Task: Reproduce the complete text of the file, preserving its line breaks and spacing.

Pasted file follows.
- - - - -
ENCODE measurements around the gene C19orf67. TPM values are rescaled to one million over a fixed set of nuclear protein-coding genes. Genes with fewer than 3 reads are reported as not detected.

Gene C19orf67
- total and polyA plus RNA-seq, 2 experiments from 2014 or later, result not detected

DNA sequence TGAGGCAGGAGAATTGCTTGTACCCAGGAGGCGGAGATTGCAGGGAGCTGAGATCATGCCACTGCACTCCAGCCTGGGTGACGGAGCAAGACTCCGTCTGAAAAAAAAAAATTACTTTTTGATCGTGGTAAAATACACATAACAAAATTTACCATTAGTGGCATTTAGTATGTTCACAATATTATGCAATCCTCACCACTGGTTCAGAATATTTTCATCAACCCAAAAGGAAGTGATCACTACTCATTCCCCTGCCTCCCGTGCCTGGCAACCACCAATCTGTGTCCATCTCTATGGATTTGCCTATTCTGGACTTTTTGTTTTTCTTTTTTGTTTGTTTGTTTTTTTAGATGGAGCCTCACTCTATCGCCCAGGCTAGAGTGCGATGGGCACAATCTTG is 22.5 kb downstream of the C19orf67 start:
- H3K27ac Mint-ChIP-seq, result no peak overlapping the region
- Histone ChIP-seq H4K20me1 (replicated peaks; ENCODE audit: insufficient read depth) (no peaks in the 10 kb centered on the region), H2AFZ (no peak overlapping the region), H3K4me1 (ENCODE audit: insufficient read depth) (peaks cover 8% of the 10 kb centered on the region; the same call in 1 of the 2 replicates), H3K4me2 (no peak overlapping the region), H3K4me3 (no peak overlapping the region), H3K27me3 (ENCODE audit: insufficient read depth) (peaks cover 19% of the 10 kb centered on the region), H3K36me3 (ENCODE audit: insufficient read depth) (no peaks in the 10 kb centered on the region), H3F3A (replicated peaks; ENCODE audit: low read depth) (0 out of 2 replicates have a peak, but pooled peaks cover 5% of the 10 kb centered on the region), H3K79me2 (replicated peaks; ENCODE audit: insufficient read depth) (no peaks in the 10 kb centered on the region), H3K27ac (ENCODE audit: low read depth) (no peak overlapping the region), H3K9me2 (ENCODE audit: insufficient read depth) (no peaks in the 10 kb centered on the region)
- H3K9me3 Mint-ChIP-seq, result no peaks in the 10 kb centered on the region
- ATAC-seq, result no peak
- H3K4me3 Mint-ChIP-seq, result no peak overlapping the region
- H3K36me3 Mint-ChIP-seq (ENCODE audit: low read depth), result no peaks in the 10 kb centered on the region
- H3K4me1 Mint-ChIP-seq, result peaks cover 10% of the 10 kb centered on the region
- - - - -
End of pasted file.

ENCODE measurements around the gene C19orf67. TPM values are rescaled to one million over a fixed set of nuclear protein-coding genes. Genes with fewer than 3 reads are reported as not detected.

Gene C19orf67
- total and polyA plus RNA-seq, 2 experiments from 2014 or later, result not detected

DNA sequence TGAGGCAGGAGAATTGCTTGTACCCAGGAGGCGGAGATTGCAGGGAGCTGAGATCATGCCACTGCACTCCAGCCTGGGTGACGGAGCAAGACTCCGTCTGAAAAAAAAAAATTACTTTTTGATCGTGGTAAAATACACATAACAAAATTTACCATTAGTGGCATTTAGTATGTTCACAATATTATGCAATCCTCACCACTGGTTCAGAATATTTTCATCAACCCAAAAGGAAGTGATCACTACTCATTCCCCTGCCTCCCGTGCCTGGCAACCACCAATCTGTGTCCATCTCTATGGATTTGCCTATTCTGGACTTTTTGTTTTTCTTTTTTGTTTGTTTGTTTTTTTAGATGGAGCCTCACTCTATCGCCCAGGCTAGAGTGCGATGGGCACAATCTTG is 22.5 kb downstream of the C19orf67 start:
- H3K27ac Mint-ChIP-seq, result no peak overlapping the region
- Histone ChIP-seq H4K20me1 (replicated peaks; ENCODE audit: insufficient read depth) (no peaks in the 10 kb centered on the region), H2AFZ (no peak overlapping the region), H3K4me1 (ENCODE audit: insufficient read depth) (peaks cover 8% of the 10 kb centered on the region; the same call in 1 of the 2 replicates), H3K4me2 (no peak overlapping the region), H3K4me3 (no peak overlapping the region), H3K27me3 (ENCODE audit: insufficient read depth) (peaks cover 19% of the 10 kb centered on the region), H3K36me3 (ENCODE audit: insufficient read depth) (no peaks in the 10 kb centered on the region), H3F3A (replicated peaks; ENCODE audit: low read depth) (0 out of 2 replicates have a peak, but pooled peaks cover 5% of the 10 kb centered on the region), H3K79me2 (replicated peaks; ENCODE audit: insufficient read depth) (no peaks in the 10 kb centered on the region), H3K27ac (ENCODE audit: low read depth) (no peak overlapping the region), H3K9me2 (ENCODE audit: insufficient read depth) (no peaks in the 10 kb centered on the region)
- H3K9me3 Mint-ChIP-seq, result no peaks in the 10 kb centered on the region
- ATAC-seq, result no peak
- H3K4me3 Mint-ChIP-seq, result no peak overlapping the region
- H3K36me3 Mint-ChIP-seq (ENCODE audit: low read depth), result no peaks in the 10 kb centered on the region
- H3K4me1 Mint-ChIP-seq, result peaks cover 10% of the 10 kb centered on the region